First of all, I must apologise for my absence, myself and my lovely former-girlfriend were just married and things have been a little hectic! So, without further ado…
Having a chat with Stephen Revere, editor of 10 Magazine, always brings about ideas of epic proportions; the man just has a way about him. It is always an experience in lighting the fire to have a conversation with Stephen. A couple of months ago lunch with Stephen was no exception.
We had just attended a coffee roasting facility’s opening ceremony that didn’t serve coffee, and were having a chat over the buffet lunch about possibilities for upcoming projects with the magazine. One of these was the September cover, an issue about ‘bang’ (room) culture in Korea. He planned to cover all of the different rooms available for hourly rent here in Korea; saunas, karaoke, Play Station, PC, and DVD rooms were all part of his grand scheme. We forgot about this idea for a while, until I contacted Steve one day out of the blue, and the shoot was planned and shot within days.
The idea was based around the ‘room’ culture that is so widespread here in Korea. People have very little personal space here and will often make their way, together with friends or family, to a little hired space where they can let loose and enjoy the things they love to do. I really wanted to portray the fun and colourful aspect of this culture as well as I could, and I decided that a funky lady, some colourful outfits, and the neon-adorned streets of Seoul were the things I needed to pull off my ideas. I also knew that I wanted to challenge myself technically both on location and in processing.
I sat down to nut out some ideas and came up with a couple that might just work. The first was taking a nice microphone out into the streets and having our model sing away to the camera, surrounded by neon. The second was to have the model turn into some kind of magician and have floating icons of the different kinds of rooms all around her. Now I had some basic thoughts and concepts.
The next thing to do was to procure a model. I had been in contact with Nikelola on ModelMayhem in the past, but we never did work out a time when we could both come together for a shoot. However, I remembered her style, and it was perfect for what I wanted to do. She was glad to come out on the days I suggested, and so we organised a time and place to meet for the shoot.
We set ourselves up in the middle of the street in Jongno, Seoul, for the shoot. I knew that I wanted to keep her very separate from the background for these shots as I may need to cut her out or add extra neon in the background later. Also, I wanted to get quite a bit of separation so as it would be easy to see Nikelola’s amazing hair. To this effect, I had two speedlights set up at 45 degree angles behind her to provide rim lights. Then I wanted to go for a nice even ‘beauty’ light on the front, so I set up a clam-shell using the Westcott 28” softbox and a shoot-thru umbrella in front of the model. Ideally I wanted to shoot at around f/5.6 to make sure things would be in focus, as I knew the model would be moving a little. I managed to get this using two full power speedlights in the main lights, and an ISO of 200. However, this caused quite a few issues during the shoot, and I learned a lot about what not to do next time.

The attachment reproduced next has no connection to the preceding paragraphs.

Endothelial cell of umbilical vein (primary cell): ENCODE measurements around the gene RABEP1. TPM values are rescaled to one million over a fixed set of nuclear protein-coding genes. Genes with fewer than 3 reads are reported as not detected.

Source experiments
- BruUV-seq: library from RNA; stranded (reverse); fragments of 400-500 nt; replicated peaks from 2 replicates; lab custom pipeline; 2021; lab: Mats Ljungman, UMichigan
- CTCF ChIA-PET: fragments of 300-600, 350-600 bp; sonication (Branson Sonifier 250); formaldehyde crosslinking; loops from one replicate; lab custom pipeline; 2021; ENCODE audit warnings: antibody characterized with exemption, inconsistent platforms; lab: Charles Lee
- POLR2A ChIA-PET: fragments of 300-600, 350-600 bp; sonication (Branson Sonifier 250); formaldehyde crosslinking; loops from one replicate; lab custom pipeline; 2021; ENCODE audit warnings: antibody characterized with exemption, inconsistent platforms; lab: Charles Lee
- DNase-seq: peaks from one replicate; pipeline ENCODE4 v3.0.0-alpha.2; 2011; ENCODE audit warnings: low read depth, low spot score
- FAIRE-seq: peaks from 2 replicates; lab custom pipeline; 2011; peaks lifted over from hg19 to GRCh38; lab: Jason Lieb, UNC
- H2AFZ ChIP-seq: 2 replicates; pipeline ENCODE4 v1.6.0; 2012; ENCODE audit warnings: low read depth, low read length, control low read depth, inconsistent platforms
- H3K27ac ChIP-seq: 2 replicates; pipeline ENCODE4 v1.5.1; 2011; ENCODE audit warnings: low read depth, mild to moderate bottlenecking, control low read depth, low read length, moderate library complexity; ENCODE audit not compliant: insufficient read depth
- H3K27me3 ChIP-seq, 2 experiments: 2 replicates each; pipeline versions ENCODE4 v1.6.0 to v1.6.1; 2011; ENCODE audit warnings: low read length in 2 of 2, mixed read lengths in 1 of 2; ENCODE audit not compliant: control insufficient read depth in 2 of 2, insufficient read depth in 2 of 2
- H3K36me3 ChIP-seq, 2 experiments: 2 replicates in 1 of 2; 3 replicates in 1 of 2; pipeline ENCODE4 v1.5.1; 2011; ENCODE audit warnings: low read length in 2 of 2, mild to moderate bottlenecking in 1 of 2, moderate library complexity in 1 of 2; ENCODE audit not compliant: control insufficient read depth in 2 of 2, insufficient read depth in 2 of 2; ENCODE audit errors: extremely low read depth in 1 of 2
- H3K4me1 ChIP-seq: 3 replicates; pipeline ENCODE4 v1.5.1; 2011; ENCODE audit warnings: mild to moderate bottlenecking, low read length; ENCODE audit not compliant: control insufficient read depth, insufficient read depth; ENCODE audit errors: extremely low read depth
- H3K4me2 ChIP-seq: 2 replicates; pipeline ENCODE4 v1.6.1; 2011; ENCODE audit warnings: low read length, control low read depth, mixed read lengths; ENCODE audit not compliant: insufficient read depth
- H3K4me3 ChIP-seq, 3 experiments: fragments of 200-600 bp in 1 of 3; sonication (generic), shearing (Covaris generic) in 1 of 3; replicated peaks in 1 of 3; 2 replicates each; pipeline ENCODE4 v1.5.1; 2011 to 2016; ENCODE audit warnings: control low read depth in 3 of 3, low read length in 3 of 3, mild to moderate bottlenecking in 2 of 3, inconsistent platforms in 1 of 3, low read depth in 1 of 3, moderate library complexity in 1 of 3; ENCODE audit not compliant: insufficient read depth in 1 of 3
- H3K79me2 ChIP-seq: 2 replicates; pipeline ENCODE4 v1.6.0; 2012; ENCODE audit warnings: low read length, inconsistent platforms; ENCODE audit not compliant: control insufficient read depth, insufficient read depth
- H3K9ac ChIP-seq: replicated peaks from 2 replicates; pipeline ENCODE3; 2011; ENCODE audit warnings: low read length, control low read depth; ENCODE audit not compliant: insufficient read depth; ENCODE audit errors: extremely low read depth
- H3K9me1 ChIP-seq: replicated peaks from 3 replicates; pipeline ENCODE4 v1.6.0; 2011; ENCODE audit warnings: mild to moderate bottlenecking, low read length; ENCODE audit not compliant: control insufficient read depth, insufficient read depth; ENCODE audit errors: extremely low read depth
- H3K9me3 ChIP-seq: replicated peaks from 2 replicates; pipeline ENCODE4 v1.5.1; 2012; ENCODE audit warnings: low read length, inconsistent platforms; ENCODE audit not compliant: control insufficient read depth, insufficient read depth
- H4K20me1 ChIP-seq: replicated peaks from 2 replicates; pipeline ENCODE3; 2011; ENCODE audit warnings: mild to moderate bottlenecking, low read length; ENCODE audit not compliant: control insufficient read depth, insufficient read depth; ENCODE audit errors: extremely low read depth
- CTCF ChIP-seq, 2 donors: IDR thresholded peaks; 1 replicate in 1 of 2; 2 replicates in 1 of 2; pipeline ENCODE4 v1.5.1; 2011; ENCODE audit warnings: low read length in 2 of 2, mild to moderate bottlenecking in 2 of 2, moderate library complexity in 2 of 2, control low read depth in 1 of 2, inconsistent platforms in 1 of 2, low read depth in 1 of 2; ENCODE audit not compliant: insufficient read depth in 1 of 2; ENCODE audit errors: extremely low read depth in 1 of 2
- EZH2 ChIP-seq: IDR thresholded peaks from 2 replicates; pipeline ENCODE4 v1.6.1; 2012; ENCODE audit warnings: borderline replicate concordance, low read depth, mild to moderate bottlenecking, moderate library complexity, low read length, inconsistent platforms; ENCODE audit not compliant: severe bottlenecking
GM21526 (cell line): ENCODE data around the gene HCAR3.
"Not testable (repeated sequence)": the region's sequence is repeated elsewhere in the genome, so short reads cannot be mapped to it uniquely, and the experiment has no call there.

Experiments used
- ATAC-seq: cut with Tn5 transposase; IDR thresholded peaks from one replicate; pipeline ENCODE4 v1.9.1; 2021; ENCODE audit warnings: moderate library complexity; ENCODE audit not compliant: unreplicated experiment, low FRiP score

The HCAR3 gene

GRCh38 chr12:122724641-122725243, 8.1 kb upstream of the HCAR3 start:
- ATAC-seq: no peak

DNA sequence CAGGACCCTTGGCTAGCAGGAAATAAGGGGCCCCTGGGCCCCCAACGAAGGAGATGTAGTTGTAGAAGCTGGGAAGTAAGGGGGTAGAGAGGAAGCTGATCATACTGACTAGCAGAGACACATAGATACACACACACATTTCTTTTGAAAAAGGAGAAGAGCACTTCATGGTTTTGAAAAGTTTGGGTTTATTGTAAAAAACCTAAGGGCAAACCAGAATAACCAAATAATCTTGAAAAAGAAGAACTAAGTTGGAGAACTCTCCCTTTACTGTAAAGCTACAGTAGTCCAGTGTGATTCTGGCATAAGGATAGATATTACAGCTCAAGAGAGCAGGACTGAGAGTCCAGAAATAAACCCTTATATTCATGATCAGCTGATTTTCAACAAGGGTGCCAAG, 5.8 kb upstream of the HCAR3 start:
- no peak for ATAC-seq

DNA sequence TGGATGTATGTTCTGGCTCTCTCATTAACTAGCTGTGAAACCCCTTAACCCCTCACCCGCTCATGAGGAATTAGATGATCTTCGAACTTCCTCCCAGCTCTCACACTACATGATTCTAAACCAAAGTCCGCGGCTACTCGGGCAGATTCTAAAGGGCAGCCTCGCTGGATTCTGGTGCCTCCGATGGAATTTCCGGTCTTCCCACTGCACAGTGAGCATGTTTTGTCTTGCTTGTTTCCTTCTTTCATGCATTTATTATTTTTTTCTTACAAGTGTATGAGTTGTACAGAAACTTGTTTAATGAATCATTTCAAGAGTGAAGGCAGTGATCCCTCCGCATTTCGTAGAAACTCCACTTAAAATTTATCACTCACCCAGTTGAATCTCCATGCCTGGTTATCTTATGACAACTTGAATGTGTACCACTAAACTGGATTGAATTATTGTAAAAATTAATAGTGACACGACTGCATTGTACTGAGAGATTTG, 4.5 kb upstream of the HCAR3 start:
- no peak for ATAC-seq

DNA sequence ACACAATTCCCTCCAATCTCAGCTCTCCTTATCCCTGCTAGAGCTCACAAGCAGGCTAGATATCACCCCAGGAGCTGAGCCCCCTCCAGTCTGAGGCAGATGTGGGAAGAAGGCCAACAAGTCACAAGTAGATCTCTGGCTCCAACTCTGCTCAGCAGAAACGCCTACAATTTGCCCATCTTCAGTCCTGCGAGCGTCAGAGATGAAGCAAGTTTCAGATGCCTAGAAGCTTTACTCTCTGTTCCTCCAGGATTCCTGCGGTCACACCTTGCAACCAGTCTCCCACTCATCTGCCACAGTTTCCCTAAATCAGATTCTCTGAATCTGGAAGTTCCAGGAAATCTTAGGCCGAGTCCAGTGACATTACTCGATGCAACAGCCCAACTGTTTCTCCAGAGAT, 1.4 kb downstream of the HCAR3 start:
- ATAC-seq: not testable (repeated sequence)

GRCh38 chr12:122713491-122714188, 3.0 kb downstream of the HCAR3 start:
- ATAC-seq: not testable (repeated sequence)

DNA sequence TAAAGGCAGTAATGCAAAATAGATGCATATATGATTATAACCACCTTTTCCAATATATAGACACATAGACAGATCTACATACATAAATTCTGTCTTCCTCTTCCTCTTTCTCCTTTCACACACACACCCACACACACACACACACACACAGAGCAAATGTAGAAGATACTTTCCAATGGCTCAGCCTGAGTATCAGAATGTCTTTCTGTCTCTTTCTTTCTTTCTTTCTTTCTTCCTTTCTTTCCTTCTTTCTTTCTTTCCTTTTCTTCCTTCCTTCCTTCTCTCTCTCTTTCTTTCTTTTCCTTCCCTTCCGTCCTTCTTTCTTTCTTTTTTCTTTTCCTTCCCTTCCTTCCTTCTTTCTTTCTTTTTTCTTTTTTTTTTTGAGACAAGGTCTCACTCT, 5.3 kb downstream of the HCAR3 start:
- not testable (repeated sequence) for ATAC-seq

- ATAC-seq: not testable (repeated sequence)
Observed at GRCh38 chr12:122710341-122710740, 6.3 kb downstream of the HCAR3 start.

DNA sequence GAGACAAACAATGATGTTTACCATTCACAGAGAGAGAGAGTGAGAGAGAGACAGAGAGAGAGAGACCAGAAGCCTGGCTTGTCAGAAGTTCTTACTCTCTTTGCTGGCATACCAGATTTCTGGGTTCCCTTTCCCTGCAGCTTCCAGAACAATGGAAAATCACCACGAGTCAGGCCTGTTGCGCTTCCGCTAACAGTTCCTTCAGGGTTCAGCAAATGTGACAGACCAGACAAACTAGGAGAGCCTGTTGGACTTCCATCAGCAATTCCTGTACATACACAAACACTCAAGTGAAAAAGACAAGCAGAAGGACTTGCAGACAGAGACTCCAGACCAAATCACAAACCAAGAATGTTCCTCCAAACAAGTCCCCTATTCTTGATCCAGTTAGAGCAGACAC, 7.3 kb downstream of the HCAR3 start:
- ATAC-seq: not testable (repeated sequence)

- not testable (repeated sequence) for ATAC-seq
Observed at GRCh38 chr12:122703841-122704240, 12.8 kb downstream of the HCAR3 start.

This is the original of the shot at the top of the page. Here you can see the flashes in the background and the softbox in the top-left corner. Below us there is a shoot-through umbrella. This was the setup for all of the shots on this shoot.
Nikelola stepped up to the plate once the lighting was done, took hold of the mic, and stole the show! We shot frame after frame of her singing various pop-ditties from our kindergarten days, such as “The Wheels on the Bus,” “Sesame Street,” and “Twinkle, Twinkle”. People stopped to stare, dodged us in their cars, and gave all manner of confused expressions as we worked through our first concept.
After shooting through quite a few frames trying to get some good expressions and the right light on Nikelola, I discovered a few problems that I really should have worked out both in my head before we began shooting and during the shoot. However, I discovered them afterward, and to save myself the embarrassment and the aggravation of those around me, I decided keep my game face on and continue with another idea.
These problems were basically related to decisions that I made before the shoot; the idea of shooting at f/5.6 was really unnecessary in the end, I could have done it at f/2.8 and saved myself the shutter time and the flash power. This was my next problem, my flashes were at full power. Not wanting to ruin the fluid emotions coming from the model I continuously shot away, knowing that my flashes weren’t keeping up. I really didn’t want to wait the 5 or 6 seconds for a full power recycle. This meant that a lot of frames were wasted. Shooting at f/5.6 also gave me too much depth of field for the effect I was working towards. I really would have liked some big bokeh-balls in the background. We live and learn.
So we moved onto the second concept, which was much more stationary and I could afford to take the 6 second recycle time. Personally, my favourites came out of this section of the shoot, but the cover was chosen as one of the earlier shots.
I will run through the processing of these shots in the next entry on the blog.